Quality statement 1: Discussing concerns about possible dementia

Quality statement

People worried about possible dementia in themselves or someone they know can discuss their concerns, and the options of seeking a diagnosis, with someone with knowledge and expertise.

Rationale

Giving people the opportunity to discuss concerns about whether they, or someone they know, may have symptoms of dementia can help them make informed decisions about what steps they may want to take next. 

Quality measure

Structure: Evidence of local arrangements to ensure people worried about possible dementia in themselves or someone they know can discuss their concerns, and the options of seeking a diagnosis, with someone with knowledge and expertise.

What the quality statement means for each audience

People worried about possible dementia in themselves or someone they know can discuss their concerns, and what having dementia confirmed might mean, with someone with knowledge and expertise.

Local authorities and others commissioning services work with providers to ensure the services they commission have people with knowledge and expertise who can discuss concerns, and the options of seeking a diagnosis, with people worried about possible dementia in themselves or someone they know.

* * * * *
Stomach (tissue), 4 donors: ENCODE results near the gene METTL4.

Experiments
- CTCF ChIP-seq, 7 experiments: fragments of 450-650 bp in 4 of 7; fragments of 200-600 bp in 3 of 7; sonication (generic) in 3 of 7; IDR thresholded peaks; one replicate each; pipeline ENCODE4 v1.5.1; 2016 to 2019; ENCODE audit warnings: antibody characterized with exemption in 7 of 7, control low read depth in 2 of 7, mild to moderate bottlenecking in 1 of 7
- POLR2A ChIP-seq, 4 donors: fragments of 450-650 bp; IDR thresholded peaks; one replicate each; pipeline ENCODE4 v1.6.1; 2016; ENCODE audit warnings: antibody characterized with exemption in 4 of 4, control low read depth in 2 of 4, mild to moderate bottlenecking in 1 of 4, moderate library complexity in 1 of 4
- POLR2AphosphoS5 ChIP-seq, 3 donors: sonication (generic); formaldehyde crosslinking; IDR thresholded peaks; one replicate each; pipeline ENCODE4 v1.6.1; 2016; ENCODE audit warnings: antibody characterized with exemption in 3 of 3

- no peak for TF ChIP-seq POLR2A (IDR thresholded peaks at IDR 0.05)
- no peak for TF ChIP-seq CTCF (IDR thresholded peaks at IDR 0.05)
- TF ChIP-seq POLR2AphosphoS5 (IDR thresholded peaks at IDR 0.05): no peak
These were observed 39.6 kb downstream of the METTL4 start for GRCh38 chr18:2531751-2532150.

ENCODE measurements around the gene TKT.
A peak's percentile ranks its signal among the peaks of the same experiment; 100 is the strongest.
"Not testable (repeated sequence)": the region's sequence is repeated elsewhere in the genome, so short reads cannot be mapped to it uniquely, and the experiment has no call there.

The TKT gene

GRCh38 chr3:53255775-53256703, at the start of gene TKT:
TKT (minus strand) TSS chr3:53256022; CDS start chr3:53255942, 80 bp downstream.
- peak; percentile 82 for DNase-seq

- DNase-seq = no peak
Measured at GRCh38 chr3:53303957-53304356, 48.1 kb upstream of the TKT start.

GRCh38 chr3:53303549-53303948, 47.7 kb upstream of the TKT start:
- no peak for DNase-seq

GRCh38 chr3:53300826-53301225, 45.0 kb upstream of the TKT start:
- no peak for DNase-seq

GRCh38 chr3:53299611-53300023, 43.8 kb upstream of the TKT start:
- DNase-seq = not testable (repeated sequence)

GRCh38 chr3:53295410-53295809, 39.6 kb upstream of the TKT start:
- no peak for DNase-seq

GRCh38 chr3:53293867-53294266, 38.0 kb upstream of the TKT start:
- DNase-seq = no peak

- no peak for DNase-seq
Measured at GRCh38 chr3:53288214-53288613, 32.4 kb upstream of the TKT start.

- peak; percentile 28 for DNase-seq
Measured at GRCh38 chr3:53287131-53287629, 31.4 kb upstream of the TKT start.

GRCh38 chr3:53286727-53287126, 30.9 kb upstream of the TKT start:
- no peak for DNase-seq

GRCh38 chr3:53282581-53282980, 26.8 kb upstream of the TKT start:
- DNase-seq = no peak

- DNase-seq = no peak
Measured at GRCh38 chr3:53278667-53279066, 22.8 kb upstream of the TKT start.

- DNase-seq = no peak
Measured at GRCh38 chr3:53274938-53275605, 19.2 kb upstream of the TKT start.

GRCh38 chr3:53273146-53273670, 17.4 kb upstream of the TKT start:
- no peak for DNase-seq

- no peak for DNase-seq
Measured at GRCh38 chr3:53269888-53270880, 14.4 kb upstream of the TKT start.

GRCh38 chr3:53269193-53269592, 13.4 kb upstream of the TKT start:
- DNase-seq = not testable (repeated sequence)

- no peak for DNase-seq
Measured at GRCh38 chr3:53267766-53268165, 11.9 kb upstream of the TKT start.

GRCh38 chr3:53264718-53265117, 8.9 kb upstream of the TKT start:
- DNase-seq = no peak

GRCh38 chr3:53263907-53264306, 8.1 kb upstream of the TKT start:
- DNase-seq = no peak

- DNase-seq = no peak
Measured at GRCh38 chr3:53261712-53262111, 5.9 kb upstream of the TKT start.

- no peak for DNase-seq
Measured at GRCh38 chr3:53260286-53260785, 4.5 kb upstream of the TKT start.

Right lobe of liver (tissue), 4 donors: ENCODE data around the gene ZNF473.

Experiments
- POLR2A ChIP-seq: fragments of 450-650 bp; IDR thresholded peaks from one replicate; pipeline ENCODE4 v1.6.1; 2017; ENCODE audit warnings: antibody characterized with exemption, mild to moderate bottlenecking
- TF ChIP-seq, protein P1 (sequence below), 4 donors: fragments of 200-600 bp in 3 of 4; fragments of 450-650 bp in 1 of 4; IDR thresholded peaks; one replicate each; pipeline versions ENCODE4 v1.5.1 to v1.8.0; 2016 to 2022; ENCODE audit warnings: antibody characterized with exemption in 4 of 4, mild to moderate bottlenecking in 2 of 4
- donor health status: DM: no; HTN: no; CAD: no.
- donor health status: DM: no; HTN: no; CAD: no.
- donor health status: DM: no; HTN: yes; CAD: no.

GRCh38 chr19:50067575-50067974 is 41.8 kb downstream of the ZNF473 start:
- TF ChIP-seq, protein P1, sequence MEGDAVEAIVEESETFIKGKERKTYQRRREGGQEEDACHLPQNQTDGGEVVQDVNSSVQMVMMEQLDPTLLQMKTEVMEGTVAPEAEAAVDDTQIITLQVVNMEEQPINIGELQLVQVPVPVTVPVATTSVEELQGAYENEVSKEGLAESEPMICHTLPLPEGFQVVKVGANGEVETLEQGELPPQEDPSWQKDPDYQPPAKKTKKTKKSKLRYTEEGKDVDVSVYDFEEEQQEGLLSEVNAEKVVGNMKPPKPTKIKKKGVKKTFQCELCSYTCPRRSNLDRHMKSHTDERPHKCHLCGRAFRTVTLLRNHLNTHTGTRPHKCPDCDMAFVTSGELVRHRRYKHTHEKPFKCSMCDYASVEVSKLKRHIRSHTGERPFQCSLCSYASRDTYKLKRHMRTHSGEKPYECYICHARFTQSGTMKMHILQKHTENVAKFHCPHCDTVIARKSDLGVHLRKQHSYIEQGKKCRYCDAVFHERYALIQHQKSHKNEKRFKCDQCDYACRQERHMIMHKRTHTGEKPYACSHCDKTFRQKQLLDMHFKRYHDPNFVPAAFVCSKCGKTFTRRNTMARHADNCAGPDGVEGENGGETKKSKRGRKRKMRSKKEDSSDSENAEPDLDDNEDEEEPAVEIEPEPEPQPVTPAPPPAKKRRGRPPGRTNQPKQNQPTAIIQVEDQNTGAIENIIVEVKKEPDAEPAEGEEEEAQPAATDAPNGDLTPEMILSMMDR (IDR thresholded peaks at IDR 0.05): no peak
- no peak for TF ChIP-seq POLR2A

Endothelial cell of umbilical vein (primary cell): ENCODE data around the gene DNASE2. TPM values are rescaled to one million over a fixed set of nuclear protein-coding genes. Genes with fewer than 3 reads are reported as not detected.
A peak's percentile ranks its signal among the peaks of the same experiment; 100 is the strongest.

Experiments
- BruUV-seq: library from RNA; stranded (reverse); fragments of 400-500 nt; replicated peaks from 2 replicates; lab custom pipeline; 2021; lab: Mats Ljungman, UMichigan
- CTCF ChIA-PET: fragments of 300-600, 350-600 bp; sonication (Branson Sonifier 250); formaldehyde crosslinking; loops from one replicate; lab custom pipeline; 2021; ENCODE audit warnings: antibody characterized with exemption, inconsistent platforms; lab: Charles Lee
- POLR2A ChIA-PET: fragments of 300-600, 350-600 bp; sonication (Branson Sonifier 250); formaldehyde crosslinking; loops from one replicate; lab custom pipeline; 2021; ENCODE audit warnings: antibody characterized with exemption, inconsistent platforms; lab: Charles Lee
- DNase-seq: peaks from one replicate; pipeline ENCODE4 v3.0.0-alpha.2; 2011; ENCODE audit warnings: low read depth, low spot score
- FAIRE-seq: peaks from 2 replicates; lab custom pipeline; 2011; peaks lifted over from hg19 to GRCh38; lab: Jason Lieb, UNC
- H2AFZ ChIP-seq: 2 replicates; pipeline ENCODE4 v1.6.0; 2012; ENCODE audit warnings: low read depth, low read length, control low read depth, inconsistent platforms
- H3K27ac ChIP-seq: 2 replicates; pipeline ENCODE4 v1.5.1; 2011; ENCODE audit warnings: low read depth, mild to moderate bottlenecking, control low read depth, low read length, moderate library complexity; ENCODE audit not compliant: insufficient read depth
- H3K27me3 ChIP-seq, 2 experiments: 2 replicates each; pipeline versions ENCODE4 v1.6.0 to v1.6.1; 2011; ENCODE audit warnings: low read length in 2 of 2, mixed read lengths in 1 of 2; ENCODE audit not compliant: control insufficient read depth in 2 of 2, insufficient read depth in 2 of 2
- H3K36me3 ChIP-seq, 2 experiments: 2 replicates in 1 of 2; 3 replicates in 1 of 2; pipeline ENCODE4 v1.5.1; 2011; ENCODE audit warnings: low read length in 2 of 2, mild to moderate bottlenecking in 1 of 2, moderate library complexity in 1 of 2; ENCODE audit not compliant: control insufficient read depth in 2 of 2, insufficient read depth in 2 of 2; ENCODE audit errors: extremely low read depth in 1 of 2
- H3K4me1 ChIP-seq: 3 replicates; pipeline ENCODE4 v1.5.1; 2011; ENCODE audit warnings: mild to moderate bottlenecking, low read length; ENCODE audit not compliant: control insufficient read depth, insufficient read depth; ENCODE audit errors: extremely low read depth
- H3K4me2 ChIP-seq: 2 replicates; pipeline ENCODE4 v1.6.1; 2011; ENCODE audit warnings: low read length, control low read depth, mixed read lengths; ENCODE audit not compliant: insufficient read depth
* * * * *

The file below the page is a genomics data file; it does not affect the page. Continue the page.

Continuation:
Organisations providing care and support ensure staff with knowledge and expertise can discuss with people worried about possible dementia in themselves or someone they know concerns and the options of seeking a diagnosis.

Social care and healthcare staff with knowledge and expertise ensure they give people worried about possible dementia in themselves or someone they know the opportunity to discuss concerns and the options of seeking a diagnosis.

Source guidance

SCIE guide 15: Communication.

Data source

Structure: Local data collection.

Definitions

People with knowledge and expertise

This could include, but should not be limited to:

  • GPs

  • voluntary and community groups

  • care home managers

  • home care managers.

Equality and diversity considerations

Services should be aware of the special needs of younger people with dementia and people with learning disabilities (NICE clinical guideline 42 recommendation 1.1.2.1, 1.1.3.1 and 1.1.3.1).

NICE clinical guideline 42 recommendation 1.1.1.7 lists alternative and additional support that may be needed if language or acquired language impairment is a barrier to accessing or understanding support.

Social care and healthcare staff should identify the specific needs of people with dementia and their carers arising from diversity, including gender, sexuality, ethnicity, age and religion. These needs should be recorded in care plans and addressed (NICE clinical guideline 42 recommendations 1.1.1.3 and 1.1.1.5).